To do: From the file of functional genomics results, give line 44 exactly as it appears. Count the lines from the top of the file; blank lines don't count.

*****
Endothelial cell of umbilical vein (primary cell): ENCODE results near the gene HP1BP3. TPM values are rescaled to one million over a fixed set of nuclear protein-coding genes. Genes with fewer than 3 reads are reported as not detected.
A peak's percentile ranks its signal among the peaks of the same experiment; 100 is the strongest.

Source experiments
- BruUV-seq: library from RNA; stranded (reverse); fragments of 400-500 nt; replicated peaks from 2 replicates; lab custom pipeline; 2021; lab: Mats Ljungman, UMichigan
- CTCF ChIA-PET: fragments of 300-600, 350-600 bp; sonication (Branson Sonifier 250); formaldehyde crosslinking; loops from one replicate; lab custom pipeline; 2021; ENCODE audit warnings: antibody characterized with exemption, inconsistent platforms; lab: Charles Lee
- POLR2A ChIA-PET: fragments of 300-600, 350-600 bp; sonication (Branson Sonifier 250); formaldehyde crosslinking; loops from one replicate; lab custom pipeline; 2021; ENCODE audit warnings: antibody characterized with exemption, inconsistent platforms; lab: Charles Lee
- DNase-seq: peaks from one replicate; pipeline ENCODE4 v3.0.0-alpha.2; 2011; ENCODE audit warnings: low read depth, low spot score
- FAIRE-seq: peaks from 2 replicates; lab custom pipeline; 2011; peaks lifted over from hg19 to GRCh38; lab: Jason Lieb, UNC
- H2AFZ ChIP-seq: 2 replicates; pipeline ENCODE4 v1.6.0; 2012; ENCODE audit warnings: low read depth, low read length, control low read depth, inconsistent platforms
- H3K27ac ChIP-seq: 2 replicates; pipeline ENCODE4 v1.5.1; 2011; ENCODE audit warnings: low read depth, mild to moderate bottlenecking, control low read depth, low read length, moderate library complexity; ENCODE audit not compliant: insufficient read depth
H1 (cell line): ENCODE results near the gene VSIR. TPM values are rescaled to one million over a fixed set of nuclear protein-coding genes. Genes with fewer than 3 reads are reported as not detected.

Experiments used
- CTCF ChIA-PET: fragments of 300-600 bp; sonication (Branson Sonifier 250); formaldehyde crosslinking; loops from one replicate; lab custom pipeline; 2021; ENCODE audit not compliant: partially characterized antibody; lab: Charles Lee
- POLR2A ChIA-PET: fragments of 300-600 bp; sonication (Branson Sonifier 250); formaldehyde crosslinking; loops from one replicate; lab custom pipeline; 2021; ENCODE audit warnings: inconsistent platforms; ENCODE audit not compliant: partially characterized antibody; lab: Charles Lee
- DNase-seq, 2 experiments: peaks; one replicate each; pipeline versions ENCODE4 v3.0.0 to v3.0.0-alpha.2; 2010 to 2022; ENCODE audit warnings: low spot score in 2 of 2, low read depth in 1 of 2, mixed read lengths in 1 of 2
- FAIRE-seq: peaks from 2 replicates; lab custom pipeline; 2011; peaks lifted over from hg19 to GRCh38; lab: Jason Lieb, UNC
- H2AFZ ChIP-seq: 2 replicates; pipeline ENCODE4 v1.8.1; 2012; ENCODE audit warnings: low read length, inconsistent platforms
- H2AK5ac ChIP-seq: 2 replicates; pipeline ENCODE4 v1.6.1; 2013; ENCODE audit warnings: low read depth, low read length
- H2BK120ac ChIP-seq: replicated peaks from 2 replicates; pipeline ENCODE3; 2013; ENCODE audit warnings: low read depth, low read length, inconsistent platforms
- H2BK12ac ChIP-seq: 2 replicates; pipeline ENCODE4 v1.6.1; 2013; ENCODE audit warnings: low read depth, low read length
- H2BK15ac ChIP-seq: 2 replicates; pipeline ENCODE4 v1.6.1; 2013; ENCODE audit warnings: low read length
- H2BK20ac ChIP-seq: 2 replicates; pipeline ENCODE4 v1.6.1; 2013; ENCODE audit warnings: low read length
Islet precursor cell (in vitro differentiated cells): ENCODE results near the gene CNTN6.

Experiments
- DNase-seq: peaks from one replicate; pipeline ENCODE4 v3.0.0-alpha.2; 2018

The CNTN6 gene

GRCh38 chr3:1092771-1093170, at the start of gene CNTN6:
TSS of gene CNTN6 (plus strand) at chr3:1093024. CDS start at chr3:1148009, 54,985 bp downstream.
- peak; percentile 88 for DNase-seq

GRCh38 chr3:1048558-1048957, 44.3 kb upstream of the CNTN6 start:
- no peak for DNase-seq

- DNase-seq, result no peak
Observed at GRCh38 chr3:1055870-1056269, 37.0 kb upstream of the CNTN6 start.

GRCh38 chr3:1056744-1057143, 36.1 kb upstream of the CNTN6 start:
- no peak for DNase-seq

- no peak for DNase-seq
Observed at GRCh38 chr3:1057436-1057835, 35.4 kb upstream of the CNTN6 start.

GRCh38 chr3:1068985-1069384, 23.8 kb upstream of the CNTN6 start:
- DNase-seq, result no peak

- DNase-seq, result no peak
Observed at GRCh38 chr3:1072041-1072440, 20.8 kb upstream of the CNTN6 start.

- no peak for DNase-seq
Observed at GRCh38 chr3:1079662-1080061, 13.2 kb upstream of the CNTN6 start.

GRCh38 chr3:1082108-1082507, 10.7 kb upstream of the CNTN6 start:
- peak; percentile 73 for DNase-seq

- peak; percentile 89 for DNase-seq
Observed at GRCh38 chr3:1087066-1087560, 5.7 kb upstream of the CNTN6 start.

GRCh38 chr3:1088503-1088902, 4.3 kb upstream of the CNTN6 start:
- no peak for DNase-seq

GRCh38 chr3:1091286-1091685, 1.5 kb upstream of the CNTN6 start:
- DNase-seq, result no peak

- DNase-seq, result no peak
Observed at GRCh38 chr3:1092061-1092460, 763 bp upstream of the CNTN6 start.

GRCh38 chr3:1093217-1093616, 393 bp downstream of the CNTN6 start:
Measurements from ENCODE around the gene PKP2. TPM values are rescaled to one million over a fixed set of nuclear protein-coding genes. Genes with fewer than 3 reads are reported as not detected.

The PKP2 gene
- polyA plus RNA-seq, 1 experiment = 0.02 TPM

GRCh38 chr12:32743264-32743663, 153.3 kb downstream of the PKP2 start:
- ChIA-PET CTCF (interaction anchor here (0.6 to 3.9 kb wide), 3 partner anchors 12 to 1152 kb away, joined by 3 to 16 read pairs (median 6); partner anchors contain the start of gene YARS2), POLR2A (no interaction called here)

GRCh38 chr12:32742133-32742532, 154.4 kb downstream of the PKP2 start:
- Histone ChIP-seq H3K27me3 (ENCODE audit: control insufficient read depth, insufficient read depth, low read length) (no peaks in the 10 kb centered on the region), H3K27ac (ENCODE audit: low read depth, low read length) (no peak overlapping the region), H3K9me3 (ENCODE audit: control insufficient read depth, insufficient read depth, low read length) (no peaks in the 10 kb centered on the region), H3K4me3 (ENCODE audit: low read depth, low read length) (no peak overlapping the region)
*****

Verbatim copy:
GRCh38 chr3:1082108-1082507, 10.7 kb upstream of the CNTN6 start: